Wow, what happened to the stock market so far in 2016? The market seems to be very emotional lately and we’re seeing a very strong push towards the red side. Lots of the stocks are at their 52 week lows or are very close to the 52 week lows. Is the sky falling? Am I worried? Not really. I sleep like a rock at night (I don’t use the term sleep like a baby because from experience babies typically wake up regularly at night :p).

Why am I not worried at all?

Since we’re not planning to sell anything right now, all the losses we’re seeing are unrealized losses, or paper loss. We can simply continue collecting dividends and let the stocks ride.

The second reason, and most important reason, is because we’re still building our dividend portfolio. We don’t plan to touch the principle of our dividend portfolio until perhaps in our late 70’s or later. That gives us more than 40 years of timeline, so it really doesn’t matter to us whether we have an unrealized loss or an unrealized gain right now. Our 5-10 year “short term” goal is to have enough dividend income to cover our expenses. I’ve said this many times. A downward market during our accumulating phase is a very welcomed event. This will allow us to buy stocks at a lower cost basis. With the same amount of cash, that means we can buy more shares. What’s not to like?

Given that the Canadian dollar is so weak right now (need $1.44 Canadian to get $1 US), we probably will be focusing mostly on the Canadian stock market to avoid converting currently. With that in mind, we recently went on a shopping spreed and purchased the following stocks:
30 shares of Bank of Nova Scotia (BNS.TO)
71 shares of Inter Pipeline (IPL.TO)
38 shares of Magna International (MG.TO)
87 shares of RioCan REIT (REI.UN) 
115 shares of Vanguard Canada All Cap Index ETF (VCN.TO)
51 shares of Telus (T.TO)
20 shares of Canadian Imperial Bank of Commerce (CM.TO) 
46 shares of Saputo (SAP.TO) 

Most of these stocks we already own except for Magna International and Vanguard Canada All Cap Index ETF. The rationale behind purchasing more shares of what we already own is to be able to eventually enroll in dividend reinvestment plan (DRIP) or allow DRIP to purchase additional shares. I like to keep things simple. Once we are enrolled in DRIP, the dividends received are used to purchase more shares, allowing us to cost average through time. These stocks would essentially be on auto-pilot for us, making it easier when it comes to portfolio management.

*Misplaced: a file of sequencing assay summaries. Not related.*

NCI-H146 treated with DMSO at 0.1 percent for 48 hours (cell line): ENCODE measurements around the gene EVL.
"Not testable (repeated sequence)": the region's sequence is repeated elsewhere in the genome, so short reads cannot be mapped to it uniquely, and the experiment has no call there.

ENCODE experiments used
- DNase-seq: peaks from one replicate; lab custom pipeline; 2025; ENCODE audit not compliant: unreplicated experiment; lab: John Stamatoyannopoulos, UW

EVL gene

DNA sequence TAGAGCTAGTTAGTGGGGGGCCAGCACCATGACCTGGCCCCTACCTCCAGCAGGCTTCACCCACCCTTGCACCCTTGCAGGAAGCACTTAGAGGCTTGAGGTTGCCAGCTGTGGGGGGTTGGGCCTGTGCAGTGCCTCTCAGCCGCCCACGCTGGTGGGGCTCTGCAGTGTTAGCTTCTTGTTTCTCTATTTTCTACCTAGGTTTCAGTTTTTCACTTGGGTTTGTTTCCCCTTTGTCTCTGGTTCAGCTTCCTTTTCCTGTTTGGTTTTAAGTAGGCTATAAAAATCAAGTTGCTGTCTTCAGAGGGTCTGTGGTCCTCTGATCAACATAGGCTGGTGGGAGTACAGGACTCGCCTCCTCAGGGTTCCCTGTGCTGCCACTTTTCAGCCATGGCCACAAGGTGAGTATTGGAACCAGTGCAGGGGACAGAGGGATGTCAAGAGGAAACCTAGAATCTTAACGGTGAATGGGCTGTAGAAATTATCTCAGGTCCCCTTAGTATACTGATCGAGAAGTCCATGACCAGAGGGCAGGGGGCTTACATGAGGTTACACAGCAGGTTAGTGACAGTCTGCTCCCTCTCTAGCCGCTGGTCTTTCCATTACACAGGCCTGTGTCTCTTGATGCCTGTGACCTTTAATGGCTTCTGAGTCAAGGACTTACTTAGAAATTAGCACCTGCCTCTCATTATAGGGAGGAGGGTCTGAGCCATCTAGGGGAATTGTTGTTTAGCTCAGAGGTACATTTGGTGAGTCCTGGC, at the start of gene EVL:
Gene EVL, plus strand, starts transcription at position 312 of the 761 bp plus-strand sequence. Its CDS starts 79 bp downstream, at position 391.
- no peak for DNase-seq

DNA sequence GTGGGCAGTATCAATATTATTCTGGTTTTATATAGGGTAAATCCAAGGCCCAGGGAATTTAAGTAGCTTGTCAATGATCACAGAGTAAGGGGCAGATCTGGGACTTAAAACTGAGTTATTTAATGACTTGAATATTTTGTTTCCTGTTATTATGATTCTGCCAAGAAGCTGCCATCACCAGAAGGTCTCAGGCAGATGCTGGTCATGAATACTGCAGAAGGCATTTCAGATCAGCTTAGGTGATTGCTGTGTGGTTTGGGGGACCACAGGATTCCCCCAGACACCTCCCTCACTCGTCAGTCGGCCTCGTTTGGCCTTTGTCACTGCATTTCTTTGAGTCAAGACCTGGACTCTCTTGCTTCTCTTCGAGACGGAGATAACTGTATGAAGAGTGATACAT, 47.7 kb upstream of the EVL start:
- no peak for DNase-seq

Magna International

Magna International Inc. (Magna) is an automotive supplier with approximately 313 manufacturing operations and over 84 product development, engineering and sales centers in approximately 28 countries. Its product capabilities include producing body, chassis, interior, exterior, seating, powertrain, electronic, vision, closure and roof systems and modules, as well as vehicle engineering and contract manufacturing. Its customers include General Motors, Fiat-Chrysler, Ford, BMW, Daimler and Volkswagen.

MG currently has a PE ratio of 7.46 and a 5 year PEG ratio of 0.72 and a return of equity of 21.58%. All these numbers are very attractive. The company has raised its dividends for 6 straight years and has a 5 year annualized dividend growth rate of 33.2% and a 1 year dividend growth rate of 15.8%. At roughly 17% payout ratio, the company should be able to continue to grow its dividends. At 2.3% starting yield, that’s a very solid number given the huge dividend growth potential. I like Magna International because it is well diversified within the auto industry. Rather than buying one particular auto company like Ford or GM, we have purchased a company that provides components to multiple auto makers.

Vanguard Canada All Cap Index ETF (VCN.TO)
One of our goals for the last couple of years is to further diversify our dividend portfolio. This is where index ETF’s come into place. VCN.TO consists of 231 Canadian stocks with Royal Bank, TD, Bank of Nova Scotia, Canadian National Railway, Suncor, Bank of Montreal, Manulife Financial, Brookfield Asset Management, Enbridge, and CIBC as its top 10 holdings (about 38.2% of the net assets). Although we hold a large number of stocks in our dividend portfolio, there’s no way for us to hold and manage 231 stocks. VCN.TO is a passively managed fund with very low MER. The stock currently has a yield of 2.81%.

These purchases increased out annual dividend income by $577.84, making us one step closer to our 2016 dividend goal of $13,000.

On a side note, I guess I didn’t exactly followed my early 2016 stock considerations. With Canadian banks going lower, it’s hard not to ignore. Who knows, I may decide to pull a few more buys on Canadian banking stocks to take advantage of the low price.

What do you think about these purchases? Have you made any purchases recently?

Written by Tawcan
Hi I’m Bob from Vancouver Canada, I am working toward joyful life and financial independence through frugal living, dividend investing, passive income generation, life balance, and self-improvement. This blog is my way to chronicle my journey and share my stories and thoughts along the way. Stay in touch on Facebook and Twitter. Or sign up via Newsletter